Who was the greatest American military commander of the 20th Century? Was it World War I General Blackjack Pershing or either of the two popular World War II biopic generals, George Patton or Douglas MacArthur? How about George Marshall, a superb leader of the war effort in World War II, but one whose role was more coordination and delegation than command? If the answer depends on military accomplishment alone, then it is unquestionably General Dwight Eisenhower, Supreme Allied Commander in Europe during World War II and coincidentally the 34th President of the United States.
Later this year, groundbreaking begins on an Eisenhower memorial in Washington D.C. The memorial’s theme covering Eisenhower’s life has generated controversy because the chief architect, Frank Gehry, has elected to feature Eisenhower’s humble beginnings as a boy rather than his accomplishments as war hero and President. Gehry, a noted iconoclast, focuses the memorial on “the barefoot boy from Kansas” leitmotif, referring to a phrase Eisenhower used in his postwar homecoming speech in Abilene, Kansas.
Many observers voiced criticism of the proposed monument’s treatment of Eisenhower, including his granddaughter, Susan, “I just don’t think Dwight Eisenhower is remembered because he was a barefoot boy from Kansas. When I look at this memorial, I don’t see any bit of him in it.”
Gehry’s approach suggests the deplorable illiteracy surrounding American history continues apace. It’s been 60 years since Eisenhower was elected president and most Americans today have no living memory of him, his presidency, or his war service.
However, Dwight Eisenhower, a Republican, was a pivotal figure in my longstanding Democratic family. Both my father’s family in Brooklyn, and my mother’s in Chicago came from immigrant communities traditionally dependent on the local Democratic Party for assimilation and success. In those neighborhoods during the Depression and later on, Republicans were as scarce as Martians. All my family, aunts, uncles, and cousins were traditional “New Deal Democrats”. At the holidays, the discussion was always Democratic Party politics and candidates. There was never dissent.
Yet one day as a youngster, I remember someone observing during a family function that nobody in our family had ever voted for a Republican. My father quietly contradicted, “I voted for Eisenhower for president.”
Everyone was aghast at this heresy. Someone asked how he could vote for Eisenhower over Adlai Stevenson, the urbane, articulate intellectual confidant of the revered Eleanor Roosevelt.
He replied simply, “Because he was my commanding officer.”
My father was one of the first to land on Normandy Beach on D-Day, the largest amphibious military operation in history, and Eisenhower was responsible for every detail of its success or failure. He had to decide to launch the assault in the face of storms and parlous conditions with crack German troops defending the shore. My father was injured and lost many friends and comrades during the incredibly risky military venture but he never lost his respect for Dwight Eisenhower.
After shocking the family, he recalled his personal encounter with Eisenhower. One morning, Eisenhower showed up unexpectedly at my father’s encampment. Here was the most important American soldier of the war, accompanied by only a small retinue, preparing to enter their tent and discuss matters with the senior officer. Every man stood at attention in disbelief. Suddenly a sentry, a mere private, stopped the Supreme Allied Commander. He requested Eisenhower’s identification before allowing him to pass. Eisenhower said nothing, provided some identification from his pocket to the sentry who checked it and allowed him to enter according to protocol.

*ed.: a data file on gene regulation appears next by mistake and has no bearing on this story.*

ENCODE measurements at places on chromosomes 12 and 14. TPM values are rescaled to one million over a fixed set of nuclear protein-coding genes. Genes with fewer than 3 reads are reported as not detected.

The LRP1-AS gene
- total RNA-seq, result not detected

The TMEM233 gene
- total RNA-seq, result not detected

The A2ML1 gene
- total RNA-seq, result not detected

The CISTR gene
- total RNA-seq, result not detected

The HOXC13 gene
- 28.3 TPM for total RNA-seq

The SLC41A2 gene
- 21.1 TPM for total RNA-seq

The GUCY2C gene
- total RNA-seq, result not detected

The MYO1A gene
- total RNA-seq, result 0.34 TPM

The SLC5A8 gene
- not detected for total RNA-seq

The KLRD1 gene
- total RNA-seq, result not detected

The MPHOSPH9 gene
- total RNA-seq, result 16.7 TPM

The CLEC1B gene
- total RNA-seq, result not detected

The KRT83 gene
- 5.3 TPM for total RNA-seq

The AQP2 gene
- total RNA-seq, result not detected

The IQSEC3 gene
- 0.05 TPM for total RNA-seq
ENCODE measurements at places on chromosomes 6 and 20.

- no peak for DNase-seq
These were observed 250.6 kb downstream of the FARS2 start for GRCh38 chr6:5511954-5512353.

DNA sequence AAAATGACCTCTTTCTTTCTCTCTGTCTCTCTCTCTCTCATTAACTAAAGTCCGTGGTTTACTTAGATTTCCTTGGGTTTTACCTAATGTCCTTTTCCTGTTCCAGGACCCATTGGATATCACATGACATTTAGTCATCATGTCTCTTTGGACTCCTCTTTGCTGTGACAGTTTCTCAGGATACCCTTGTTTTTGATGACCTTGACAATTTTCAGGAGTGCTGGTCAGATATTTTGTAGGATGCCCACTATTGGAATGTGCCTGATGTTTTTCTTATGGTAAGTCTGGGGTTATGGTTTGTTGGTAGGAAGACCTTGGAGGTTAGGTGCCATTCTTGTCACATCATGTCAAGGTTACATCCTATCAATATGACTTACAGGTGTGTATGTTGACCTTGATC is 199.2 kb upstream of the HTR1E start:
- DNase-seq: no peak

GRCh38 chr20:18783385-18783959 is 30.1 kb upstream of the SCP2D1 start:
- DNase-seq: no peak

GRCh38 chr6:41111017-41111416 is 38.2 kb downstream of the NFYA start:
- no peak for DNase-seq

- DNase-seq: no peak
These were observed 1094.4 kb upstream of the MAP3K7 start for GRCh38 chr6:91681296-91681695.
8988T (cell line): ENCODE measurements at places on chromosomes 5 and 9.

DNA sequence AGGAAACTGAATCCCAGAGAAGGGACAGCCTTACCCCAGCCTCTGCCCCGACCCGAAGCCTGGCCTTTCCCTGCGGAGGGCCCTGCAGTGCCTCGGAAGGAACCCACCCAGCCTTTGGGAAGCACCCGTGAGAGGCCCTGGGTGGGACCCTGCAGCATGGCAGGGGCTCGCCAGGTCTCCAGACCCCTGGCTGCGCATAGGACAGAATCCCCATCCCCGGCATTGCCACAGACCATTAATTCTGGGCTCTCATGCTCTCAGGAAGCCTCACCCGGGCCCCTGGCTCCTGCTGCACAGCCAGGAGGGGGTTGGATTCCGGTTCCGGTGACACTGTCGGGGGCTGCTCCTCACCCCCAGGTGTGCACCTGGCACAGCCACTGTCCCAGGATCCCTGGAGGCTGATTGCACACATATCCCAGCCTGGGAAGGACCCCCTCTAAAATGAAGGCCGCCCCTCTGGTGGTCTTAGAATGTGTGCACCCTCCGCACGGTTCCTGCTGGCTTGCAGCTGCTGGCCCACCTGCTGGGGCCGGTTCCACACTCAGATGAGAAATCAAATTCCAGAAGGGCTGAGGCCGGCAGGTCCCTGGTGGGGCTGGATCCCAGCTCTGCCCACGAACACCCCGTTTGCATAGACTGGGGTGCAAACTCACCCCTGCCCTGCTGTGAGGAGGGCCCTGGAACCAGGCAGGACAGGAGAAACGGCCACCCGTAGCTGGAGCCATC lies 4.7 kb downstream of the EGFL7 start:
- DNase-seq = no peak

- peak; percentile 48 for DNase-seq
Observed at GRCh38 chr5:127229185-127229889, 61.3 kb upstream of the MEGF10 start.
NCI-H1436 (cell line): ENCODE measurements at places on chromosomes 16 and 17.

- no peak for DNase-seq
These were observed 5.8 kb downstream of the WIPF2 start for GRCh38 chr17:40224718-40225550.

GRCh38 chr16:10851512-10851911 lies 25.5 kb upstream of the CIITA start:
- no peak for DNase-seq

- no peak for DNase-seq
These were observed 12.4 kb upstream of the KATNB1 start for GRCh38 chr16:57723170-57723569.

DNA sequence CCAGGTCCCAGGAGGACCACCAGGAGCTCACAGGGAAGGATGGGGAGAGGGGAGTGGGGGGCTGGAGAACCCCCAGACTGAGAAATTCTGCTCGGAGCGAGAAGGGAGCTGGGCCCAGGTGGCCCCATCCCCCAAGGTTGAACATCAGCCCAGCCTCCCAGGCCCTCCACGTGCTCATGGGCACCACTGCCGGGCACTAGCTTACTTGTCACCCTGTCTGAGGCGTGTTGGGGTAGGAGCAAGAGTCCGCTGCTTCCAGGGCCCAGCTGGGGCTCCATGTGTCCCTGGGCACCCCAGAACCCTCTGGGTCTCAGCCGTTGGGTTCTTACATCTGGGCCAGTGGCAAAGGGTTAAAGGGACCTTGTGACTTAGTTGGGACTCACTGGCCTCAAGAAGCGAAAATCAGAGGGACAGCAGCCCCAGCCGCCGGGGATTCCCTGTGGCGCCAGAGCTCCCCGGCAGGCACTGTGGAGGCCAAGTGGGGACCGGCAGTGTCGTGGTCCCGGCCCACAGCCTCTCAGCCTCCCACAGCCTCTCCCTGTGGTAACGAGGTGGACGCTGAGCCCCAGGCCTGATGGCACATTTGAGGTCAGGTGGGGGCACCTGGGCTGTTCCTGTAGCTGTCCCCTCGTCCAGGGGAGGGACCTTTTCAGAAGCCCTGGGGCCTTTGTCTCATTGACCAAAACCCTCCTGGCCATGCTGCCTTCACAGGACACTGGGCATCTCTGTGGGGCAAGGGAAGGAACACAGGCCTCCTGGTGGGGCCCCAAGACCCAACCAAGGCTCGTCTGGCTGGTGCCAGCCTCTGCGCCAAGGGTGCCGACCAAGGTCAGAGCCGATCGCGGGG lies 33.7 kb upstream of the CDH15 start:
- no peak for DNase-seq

There was stunned silence - no one could believe the private had the temerity to stop Eisenhower for identification. Before Eisenhower entered the tent, a midlevel officer approached the sentry, berating him for his impudence. According to my father who was standing right there, Eisenhower witnessed the exchange, stopped the officer and said, “He was doing his duty, Major. Exactly what he’s supposed to do.” My father was profoundly impressed how the General took care not to embarrass either soldier.
My father then explained to us the possible consequences if the Allies had been turned back at Normandy. The Germans, with no Western threat, could have transferred many divisions to fortify their defense against the Soviets in the East and slowed the Soviet advance. This probably would have delayed the liberation of the concentration camps and resulted in the extermination of all the Jews in Europe. The Soviets might still have prevailed, in which case all Europe would have been behind Stalin’s Iron Curtain. Alternatively, the United States might have been forced to drop an atomic bomb on Germany, to prevent Nazi scientists, exploring nuclear weapon technology, from providing the Bomb to Hitler. Unquestionably had Eisenhower and the European invasion failed, a prolonged war would have meant millions of more deaths worldwide and the outcome of World War II would have been vastly different.
So any monument minimizing Dwight Eisenhower’s role represents a profound disservice to our cultural heritage. Besides being President, he was one of our nation’s most important generals, on a par with Washington, Grant, and Lee.
Eisenhower’s family is justified in protesting the monument’s theme. “Barefoot boy” indeed. The Eisenhower monument should honor him just as Shakespeare honored Julius Caesar, another general who also changed Europe’s destiny, “Nature might stand up and say to all the world, ‘This was a man!’
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